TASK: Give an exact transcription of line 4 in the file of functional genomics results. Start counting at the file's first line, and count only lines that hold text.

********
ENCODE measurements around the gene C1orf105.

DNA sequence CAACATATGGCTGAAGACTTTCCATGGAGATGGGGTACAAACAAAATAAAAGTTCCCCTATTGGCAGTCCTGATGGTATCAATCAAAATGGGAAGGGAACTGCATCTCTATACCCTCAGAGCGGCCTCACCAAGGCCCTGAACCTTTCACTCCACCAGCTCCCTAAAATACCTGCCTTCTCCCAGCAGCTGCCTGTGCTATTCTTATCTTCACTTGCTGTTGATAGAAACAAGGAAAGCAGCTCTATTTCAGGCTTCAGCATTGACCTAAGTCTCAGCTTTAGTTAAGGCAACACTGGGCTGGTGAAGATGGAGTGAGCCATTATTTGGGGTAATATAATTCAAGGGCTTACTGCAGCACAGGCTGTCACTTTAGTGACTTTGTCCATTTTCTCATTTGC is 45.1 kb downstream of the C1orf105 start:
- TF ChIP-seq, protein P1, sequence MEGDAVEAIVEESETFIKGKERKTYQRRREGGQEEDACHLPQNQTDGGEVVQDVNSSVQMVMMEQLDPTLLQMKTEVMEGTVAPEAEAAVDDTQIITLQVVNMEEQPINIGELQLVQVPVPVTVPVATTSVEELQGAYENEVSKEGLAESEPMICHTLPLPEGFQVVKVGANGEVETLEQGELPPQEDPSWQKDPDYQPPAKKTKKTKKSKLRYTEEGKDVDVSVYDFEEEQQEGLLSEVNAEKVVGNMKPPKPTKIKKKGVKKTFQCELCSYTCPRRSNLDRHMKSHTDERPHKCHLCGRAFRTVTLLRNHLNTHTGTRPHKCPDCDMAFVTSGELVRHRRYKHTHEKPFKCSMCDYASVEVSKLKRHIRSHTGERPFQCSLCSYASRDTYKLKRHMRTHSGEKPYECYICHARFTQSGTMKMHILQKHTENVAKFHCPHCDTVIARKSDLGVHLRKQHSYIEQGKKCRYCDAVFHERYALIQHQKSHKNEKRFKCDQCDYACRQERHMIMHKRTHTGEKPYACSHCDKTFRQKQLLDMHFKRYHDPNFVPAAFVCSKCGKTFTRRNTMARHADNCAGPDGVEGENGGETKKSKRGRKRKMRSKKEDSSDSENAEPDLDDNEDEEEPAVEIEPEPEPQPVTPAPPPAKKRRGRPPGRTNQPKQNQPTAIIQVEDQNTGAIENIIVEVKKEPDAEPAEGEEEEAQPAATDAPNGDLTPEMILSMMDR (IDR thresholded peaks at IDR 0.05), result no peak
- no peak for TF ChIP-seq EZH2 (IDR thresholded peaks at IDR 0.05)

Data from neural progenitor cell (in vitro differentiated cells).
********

- no peak for TF ChIP-seq EZH2 (IDR thresholded peaks at IDR 0.05)